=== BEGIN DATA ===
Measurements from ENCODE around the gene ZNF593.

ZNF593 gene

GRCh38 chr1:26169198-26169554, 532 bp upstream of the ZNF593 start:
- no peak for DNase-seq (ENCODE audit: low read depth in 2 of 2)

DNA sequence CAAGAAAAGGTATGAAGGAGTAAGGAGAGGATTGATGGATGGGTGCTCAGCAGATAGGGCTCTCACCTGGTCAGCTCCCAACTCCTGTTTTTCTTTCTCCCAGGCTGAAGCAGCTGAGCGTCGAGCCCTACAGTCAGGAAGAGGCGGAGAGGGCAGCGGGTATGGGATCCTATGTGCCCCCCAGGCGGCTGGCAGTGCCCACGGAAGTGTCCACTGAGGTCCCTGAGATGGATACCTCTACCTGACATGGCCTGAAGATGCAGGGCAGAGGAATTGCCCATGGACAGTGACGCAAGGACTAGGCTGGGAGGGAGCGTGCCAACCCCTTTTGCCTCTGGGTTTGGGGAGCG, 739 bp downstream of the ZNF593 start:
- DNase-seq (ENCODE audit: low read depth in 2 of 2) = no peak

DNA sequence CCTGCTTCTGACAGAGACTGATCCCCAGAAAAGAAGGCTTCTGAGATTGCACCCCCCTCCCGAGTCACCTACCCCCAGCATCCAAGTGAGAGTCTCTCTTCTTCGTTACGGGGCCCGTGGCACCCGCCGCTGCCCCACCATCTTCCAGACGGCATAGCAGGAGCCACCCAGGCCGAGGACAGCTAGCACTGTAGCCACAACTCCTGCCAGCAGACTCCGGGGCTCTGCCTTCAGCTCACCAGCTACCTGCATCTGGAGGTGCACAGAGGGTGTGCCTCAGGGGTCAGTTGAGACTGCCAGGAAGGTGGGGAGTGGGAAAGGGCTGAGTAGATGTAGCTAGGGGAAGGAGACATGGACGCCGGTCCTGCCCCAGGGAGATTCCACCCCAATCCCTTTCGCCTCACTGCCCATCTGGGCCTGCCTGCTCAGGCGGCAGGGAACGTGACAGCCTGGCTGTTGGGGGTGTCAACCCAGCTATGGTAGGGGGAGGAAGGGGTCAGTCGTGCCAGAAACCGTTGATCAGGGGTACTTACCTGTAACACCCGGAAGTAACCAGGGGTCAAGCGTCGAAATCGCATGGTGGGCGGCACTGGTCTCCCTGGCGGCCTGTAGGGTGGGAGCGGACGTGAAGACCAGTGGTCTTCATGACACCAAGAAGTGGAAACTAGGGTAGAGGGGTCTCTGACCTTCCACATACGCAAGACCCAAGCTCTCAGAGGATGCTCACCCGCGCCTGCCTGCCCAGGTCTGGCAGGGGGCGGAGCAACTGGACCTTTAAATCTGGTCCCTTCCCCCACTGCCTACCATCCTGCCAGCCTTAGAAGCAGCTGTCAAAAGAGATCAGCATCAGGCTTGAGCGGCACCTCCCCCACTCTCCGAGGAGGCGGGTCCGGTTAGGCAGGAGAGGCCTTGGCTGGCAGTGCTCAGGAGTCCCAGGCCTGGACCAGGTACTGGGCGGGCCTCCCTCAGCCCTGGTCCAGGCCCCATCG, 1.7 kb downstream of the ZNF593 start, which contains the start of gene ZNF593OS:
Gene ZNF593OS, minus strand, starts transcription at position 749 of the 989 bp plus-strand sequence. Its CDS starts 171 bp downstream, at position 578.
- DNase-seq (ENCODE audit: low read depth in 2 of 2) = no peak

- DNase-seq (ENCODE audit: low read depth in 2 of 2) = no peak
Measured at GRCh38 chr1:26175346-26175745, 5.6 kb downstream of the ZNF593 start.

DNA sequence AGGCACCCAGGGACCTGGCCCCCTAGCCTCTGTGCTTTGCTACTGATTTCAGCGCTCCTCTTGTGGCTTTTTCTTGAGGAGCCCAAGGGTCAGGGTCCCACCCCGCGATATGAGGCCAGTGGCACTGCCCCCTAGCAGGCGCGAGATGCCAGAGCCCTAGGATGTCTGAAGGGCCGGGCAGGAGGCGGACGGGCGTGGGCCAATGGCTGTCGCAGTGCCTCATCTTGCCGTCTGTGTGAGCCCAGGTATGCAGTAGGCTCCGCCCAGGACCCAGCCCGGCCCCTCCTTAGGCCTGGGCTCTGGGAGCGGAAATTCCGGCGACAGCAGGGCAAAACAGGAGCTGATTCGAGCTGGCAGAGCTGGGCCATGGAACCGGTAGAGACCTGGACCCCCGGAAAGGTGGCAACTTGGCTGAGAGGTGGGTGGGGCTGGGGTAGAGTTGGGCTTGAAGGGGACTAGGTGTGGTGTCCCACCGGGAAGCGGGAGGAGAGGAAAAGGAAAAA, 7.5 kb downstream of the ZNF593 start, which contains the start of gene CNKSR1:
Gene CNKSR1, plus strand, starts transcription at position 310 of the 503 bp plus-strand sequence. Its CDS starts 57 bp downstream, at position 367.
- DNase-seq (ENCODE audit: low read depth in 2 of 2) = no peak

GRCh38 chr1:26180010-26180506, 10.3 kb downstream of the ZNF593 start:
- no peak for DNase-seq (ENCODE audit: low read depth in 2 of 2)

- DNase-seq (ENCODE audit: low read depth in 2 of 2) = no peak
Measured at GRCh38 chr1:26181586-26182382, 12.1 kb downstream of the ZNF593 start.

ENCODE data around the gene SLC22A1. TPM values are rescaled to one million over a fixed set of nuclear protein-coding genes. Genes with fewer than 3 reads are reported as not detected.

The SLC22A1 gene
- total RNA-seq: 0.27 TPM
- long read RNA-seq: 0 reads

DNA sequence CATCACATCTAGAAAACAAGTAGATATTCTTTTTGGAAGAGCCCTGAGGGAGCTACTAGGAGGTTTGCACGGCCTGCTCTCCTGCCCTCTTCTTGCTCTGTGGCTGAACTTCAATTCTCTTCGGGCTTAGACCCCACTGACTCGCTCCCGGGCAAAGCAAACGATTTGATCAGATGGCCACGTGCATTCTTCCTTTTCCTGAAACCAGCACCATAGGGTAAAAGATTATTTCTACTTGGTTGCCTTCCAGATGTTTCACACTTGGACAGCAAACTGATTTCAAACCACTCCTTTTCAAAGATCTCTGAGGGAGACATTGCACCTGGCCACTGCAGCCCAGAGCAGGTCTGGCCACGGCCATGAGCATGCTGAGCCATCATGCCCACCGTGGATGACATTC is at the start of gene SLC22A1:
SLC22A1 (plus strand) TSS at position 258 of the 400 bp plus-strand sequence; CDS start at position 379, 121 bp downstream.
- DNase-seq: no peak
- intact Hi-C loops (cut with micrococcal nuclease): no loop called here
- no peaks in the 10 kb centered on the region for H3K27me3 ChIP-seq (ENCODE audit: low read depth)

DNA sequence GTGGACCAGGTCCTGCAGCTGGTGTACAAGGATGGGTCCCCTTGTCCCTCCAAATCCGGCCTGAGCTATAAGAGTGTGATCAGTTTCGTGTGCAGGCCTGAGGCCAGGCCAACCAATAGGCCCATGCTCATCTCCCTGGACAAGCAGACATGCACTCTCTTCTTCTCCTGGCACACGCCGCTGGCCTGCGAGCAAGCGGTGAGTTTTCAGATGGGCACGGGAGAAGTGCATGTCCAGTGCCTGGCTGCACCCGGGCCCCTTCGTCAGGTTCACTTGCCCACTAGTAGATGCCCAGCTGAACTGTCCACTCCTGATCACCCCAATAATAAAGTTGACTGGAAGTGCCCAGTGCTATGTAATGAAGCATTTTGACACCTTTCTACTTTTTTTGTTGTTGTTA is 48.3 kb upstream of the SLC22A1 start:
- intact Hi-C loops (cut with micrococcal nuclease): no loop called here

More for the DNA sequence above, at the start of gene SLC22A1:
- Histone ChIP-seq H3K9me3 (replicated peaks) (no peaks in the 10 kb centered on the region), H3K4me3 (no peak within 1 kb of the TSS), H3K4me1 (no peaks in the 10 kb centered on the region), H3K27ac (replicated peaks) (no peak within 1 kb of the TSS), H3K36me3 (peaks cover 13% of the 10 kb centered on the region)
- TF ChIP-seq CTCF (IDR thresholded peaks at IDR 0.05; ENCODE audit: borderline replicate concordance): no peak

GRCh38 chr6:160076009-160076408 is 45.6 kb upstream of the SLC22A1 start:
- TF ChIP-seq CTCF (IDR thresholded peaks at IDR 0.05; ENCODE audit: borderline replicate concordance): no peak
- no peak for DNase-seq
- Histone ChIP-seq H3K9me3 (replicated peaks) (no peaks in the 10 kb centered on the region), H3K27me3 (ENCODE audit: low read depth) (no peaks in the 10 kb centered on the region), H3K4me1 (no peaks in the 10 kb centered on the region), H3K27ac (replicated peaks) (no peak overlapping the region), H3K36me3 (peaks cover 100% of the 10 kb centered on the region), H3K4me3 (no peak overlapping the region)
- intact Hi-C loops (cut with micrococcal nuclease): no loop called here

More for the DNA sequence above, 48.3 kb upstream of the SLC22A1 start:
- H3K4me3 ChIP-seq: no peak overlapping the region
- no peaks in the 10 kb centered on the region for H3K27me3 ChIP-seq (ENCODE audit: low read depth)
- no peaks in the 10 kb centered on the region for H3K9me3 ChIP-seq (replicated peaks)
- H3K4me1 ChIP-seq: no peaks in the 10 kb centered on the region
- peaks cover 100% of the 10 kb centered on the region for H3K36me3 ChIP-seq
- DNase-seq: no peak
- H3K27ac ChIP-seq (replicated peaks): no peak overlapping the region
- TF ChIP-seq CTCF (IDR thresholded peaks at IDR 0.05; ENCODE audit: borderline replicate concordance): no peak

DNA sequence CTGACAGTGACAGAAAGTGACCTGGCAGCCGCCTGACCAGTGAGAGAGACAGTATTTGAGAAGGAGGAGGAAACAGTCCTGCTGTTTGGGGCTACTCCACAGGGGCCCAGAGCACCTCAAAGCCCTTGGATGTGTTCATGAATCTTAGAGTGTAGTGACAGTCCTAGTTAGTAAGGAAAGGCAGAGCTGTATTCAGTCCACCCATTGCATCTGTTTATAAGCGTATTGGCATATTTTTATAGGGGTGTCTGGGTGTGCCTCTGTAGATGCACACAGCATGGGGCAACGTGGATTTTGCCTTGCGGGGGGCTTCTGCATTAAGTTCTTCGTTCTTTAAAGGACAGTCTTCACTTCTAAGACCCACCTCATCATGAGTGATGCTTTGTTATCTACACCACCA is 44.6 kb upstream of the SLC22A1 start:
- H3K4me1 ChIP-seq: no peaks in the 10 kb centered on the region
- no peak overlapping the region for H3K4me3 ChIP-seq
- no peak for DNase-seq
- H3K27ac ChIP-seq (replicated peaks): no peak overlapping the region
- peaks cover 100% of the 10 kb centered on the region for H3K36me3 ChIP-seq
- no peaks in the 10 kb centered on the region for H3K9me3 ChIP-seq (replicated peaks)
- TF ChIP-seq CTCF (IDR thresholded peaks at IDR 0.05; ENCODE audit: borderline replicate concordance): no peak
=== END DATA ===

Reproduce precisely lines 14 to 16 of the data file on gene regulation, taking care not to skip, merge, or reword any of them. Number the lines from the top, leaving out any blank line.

- DNase-seq (ENCODE audit: low read depth in 2 of 2) = no peak

GRCh38 chr1:26180010-26180506, 10.3 kb downstream of the ZNF593 start:
- no peak for DNase-seq (ENCODE audit: low read depth in 2 of 2)